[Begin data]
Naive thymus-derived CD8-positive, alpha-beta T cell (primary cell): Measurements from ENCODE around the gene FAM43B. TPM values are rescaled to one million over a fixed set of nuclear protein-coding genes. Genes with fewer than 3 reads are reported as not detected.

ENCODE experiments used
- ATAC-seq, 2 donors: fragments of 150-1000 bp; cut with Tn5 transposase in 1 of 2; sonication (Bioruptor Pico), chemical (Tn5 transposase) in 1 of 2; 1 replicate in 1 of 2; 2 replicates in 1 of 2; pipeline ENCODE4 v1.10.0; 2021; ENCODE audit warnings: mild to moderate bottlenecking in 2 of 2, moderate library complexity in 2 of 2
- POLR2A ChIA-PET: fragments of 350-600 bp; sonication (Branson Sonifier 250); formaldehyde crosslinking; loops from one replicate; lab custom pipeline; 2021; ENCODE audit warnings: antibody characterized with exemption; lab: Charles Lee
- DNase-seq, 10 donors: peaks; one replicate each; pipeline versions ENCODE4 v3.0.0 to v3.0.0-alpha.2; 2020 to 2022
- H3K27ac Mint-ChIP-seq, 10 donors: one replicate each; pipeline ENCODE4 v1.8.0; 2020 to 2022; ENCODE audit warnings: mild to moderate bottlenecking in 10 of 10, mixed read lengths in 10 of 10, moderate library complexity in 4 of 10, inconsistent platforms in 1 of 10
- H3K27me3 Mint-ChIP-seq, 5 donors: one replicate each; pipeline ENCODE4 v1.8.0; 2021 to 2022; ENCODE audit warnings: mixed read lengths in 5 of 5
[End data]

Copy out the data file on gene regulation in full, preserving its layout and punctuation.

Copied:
Naive thymus-derived CD8-positive, alpha-beta T cell (primary cell): Measurements from ENCODE around the gene FAM43B. TPM values are rescaled to one million over a fixed set of nuclear protein-coding genes. Genes with fewer than 3 reads are reported as not detected.

ENCODE experiments used
- ATAC-seq, 2 donors: fragments of 150-1000 bp; cut with Tn5 transposase in 1 of 2; sonication (Bioruptor Pico), chemical (Tn5 transposase) in 1 of 2; 1 replicate in 1 of 2; 2 replicates in 1 of 2; pipeline ENCODE4 v1.10.0; 2021; ENCODE audit warnings: mild to moderate bottlenecking in 2 of 2, moderate library complexity in 2 of 2
- POLR2A ChIA-PET: fragments of 350-600 bp; sonication (Branson Sonifier 250); formaldehyde crosslinking; loops from one replicate; lab custom pipeline; 2021; ENCODE audit warnings: antibody characterized with exemption; lab: Charles Lee
- DNase-seq, 10 donors: peaks; one replicate each; pipeline versions ENCODE4 v3.0.0 to v3.0.0-alpha.2; 2020 to 2022
- H3K27ac Mint-ChIP-seq, 10 donors: one replicate each; pipeline ENCODE4 v1.8.0; 2020 to 2022; ENCODE audit warnings: mild to moderate bottlenecking in 10 of 10, mixed read lengths in 10 of 10, moderate library complexity in 4 of 10, inconsistent platforms in 1 of 10
- H3K27me3 Mint-ChIP-seq, 5 donors: one replicate each; pipeline ENCODE4 v1.8.0; 2021 to 2022; ENCODE audit warnings: mixed read lengths in 5 of 5